very much concerned about whether this last brick is going to
be a last brick in the architecture of something that holds together
or a last brick precariously balanced on top of a rather incoherent
wall that may lead to it tumbling apart, particularly in terms
of the understanding of ordinary people of the strategies that
are available to them in order to maximise their income in retirement.
We will be publishing tomorrow some detailed survey information
that we can share with the Committee, which looks at: the understanding
by younger people of the architecture of the pension arrangements
they need to consider; their failure to comprehend those things;
and the implications of that in terms of the overall economic
implications of societal ageing and the implications for a large
number of individuals of those changes.
(Mr Wilson) Help the Aged welcomes the Government's
financial commitment to pensioner income that the two billion
pound benefit represents, but believes that there are more efficient
and effective ways of getting this money into pensioners' pockets,
given that so many of the beneficiaries of the Pension Credit
will be older pensioners, single pensioners, women pensioners.
We agree that this is all about undoing the damage of the MIG
but any means tested benefit creates winners and losers and is
divisive. This new Pension Credit will transfer these problems
onto a different group of people.
27. The Government says that one of the key
aims of the Pension Credit is to tackle poverty amongst today's
pensioners. We have already heard from Mr Bickerstaffe, and it
was in the NPC's memorandum, that poverty reduction is "not
the sole or even the main aim of the Pension Credit". So
my question is to Age Concern and Help the Aged: do you agree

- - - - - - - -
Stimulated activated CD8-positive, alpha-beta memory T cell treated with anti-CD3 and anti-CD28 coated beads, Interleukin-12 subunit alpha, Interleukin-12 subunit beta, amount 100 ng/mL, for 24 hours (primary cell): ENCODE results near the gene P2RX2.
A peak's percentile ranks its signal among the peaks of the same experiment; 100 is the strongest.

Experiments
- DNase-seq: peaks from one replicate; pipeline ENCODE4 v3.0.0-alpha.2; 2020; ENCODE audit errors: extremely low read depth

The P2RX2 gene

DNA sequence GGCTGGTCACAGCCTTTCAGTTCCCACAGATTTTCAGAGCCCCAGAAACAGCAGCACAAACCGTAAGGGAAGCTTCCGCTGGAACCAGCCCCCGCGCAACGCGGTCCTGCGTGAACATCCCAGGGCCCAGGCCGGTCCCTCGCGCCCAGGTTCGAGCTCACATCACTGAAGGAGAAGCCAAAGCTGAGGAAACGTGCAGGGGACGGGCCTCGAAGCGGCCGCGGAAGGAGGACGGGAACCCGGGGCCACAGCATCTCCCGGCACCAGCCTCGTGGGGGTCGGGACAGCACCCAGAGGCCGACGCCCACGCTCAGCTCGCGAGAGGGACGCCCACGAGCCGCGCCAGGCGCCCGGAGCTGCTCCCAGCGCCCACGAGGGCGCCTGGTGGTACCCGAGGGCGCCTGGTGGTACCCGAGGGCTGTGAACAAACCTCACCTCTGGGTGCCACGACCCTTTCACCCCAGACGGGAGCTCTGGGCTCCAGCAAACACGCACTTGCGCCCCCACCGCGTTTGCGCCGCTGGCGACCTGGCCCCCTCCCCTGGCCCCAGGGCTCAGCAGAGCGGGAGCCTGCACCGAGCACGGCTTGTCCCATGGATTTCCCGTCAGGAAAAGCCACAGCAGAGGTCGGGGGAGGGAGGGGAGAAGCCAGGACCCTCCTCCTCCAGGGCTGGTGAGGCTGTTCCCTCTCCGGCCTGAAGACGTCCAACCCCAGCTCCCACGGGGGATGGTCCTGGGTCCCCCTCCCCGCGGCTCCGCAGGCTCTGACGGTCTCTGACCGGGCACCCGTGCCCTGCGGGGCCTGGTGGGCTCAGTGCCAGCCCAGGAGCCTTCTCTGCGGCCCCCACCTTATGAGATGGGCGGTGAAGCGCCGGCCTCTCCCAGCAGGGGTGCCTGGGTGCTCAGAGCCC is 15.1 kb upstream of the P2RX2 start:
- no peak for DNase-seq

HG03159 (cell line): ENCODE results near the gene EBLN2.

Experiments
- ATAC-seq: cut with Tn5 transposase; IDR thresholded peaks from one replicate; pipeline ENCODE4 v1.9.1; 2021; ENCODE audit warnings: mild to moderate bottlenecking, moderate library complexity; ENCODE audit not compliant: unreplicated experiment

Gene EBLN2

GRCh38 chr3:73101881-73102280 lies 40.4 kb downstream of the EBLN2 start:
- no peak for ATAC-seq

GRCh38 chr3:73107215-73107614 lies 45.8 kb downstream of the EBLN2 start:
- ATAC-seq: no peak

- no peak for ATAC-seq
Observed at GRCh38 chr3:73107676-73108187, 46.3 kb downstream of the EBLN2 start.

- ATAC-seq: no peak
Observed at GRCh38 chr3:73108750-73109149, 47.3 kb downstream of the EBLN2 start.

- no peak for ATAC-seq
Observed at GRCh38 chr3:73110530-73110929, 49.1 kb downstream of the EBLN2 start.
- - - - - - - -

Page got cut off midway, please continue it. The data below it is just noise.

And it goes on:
with the view of the NPC?
(Mr Lishman) Broadly, yes.
(Mr Wilson) Yes.
28. You therefore do not think that the Credit
has any role at all in helping pensioners who are at the most
risk of falling into poverty during retirement?
(Mr Lishman) That I think is a different statement.
Yes, it will have some effect. The problem is about the relationship
between different areas of income support and their effect on
each other, the effect in relation to different savings regimes.
Although there will be some effect, we would not say that it was
going to be of a level likely to achieve the sort of targets that
government reasonably ought to be setting itself, in relation
to the reduction of pensioner poverty.
29. How do you think the proposal before us
could be amended to improve the help for lower income groups?
(Mr Lishman) I think there are two answers to that.
The first is that the proposal currently before the Committee
that you are looking at is part of that wider architecture and
many of the problems arise from that wider architecture and the
relationship between the elements of it. There are a number of
specific areas which appear in all our submissions which we can
30. Could you be quite specific in how the legislation
could be amended to help alleviate poverty?
(Mr Lishman) You were talking a few moments ago with
the ABI about ten or five per cent. The five per cent level would
be a clear reflection of reality and a way in which a significant
improvement could be made.
(Mr Kohler) Part of the answer to your question about
tackling pensioner poverty is that the Pension Credit depends
on people having a good education, good skills, a good job, a
good health record in employment and the volition to put money
into a pension scheme before they get any credit for those savings